Media crush as Equality Riders cross the street to the campus of ORU and waiting police.

After our vigil in the harsh cold, Jake, Nathan, and I each spoke a few words for the media about what the Equality Ride was and why we were visiting Oral Roberts University. When the cameras stopped rolling, we knew it was time to make our stand and to cross the street to bring our message to campus. One by one, seven riders and two community members approached the police line, read a positive, love-inspiring Bible verse, and crossed the line onto campus.

Each of them was arrested.

Shortly after that, the rest of the riders returned to the bus. Over the next eight hours, the nine arrestees and I waited at the jail; I am the police liaison for several stops and am thus required to wait at the jail while the riders are processed and released. Some riders had lunch and returned to the hotel to rest or do laundry, and the rest of the riders met with ORU students at coffeehouses for private dialogue.

Generally for the ride, even a day such as this one is ranked a success. The riders uphold our determination to bring our message to campus, the media and the locals watching the news see the way the administrations use the law to prevent intellectual discourse, and life-changing conversations are held with students who are willing to make the journey off campus to talk with us.

So why, even though we fulfilled our dream of talking with students and reaching out to those in need, do I feel like our visit to ORU was the most unproductive so far?

Through talking with my mentor, I see now that the feeling I have is because we--the Equality Ride--were practically invisible to Oral Roberts University and the Tulsa community at large. Vice President Ralph Fagin shut down our communication with the school before it even began. We were told by an ORU student that the Equality Ride Web site had been banned from the allowed Web sites list on the university's network. We were separated from ORU and its students by a major road of flowing traffic. The weather was hardly conducive to meet-and-greets. Though we had several news networks attend our vigil, the television clips and written articles were terribly short.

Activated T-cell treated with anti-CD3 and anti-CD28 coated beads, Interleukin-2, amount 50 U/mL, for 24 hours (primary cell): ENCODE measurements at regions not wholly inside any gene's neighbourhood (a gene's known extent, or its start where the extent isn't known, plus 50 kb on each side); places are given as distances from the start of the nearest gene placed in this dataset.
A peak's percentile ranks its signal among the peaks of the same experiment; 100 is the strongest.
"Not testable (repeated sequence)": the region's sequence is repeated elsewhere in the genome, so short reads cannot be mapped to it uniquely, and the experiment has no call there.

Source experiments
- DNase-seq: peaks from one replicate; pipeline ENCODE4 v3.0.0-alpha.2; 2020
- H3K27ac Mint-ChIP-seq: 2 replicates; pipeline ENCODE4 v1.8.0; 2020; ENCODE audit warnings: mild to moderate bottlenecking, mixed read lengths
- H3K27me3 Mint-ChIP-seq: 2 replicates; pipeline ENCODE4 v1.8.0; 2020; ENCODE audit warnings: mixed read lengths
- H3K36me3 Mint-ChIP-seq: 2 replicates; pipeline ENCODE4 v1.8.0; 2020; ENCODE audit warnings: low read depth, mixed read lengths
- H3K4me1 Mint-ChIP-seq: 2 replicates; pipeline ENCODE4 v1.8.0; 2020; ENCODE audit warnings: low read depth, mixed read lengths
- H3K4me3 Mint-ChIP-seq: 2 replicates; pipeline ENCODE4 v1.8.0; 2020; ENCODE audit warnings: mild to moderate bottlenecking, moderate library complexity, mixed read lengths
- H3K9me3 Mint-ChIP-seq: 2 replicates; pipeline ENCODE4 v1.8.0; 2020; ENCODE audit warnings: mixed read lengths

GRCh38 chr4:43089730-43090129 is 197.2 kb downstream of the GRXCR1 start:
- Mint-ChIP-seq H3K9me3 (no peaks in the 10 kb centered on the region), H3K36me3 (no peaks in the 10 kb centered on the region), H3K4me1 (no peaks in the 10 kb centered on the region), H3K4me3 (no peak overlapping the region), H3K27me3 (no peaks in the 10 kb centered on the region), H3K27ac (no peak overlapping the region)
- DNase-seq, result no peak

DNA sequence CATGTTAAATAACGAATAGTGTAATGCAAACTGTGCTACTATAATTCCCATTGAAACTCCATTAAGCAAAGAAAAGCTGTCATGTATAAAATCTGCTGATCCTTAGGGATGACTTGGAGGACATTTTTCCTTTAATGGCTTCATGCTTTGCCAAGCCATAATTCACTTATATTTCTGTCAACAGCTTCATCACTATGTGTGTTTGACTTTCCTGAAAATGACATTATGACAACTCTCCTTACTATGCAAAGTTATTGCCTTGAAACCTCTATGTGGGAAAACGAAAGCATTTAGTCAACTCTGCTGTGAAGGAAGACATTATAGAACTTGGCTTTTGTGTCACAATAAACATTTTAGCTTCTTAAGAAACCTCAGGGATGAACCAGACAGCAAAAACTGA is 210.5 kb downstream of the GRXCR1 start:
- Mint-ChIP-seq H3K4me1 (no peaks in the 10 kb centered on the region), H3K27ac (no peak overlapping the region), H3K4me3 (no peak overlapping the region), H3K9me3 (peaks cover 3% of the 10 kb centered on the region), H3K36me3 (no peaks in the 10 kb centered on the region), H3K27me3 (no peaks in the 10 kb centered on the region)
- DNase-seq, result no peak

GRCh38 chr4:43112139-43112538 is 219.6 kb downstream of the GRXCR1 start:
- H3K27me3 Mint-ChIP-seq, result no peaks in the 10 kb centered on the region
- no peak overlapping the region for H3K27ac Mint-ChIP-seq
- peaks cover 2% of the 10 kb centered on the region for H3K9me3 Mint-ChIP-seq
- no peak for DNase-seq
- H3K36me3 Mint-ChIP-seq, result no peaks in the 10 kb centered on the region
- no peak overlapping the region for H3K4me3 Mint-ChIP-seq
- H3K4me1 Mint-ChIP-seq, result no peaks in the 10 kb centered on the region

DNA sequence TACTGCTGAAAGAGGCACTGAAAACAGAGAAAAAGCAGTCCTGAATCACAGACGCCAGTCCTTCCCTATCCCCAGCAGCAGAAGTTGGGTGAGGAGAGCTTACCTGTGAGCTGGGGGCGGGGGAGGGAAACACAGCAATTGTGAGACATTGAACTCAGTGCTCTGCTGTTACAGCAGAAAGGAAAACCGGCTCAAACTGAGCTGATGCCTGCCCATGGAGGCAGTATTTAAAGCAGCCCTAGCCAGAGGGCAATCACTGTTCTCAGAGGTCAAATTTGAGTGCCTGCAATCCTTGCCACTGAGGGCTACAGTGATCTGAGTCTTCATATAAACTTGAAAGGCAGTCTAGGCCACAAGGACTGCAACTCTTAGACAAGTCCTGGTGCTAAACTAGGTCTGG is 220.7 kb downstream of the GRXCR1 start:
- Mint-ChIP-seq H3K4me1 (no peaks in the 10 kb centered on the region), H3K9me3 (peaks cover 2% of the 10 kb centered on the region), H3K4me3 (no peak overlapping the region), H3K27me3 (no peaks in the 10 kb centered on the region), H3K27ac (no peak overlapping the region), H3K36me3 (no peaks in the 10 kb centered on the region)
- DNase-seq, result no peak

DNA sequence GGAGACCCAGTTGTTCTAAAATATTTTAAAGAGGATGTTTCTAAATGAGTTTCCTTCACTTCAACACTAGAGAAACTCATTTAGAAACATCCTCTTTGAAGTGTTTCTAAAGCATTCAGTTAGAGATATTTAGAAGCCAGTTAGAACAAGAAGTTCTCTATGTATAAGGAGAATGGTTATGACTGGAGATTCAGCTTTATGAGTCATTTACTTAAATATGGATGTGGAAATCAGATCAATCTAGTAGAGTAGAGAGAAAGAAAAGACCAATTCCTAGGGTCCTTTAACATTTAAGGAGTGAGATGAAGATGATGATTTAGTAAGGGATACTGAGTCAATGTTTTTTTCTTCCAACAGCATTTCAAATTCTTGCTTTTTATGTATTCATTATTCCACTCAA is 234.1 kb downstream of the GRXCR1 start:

Even with disagreement, there is dialogue. There is the exchange of information and ideas. There is the possibility that one or both or all people engaged in dialogue might grow as people. There is a development of patience, speaking skills, listening skills, and clarity of thought. There is hope that we might come to understand each other, accept each other, and love each other. All of this we achieved with the Oral Roberts students with whom we spoke in coffeehouses.

Yet the blatant indifference we received from the Oral Roberts administration and the Tulsa community at large signifies--to me, at least--that what is worse than disagreement is invisibility. I only hope that one day the LGBT students and their straight allies at Oral Roberts University will no longer be invisible.

30 Years of Out100Out / Advocate Magazine - Jonathan Groff & Wayne Brady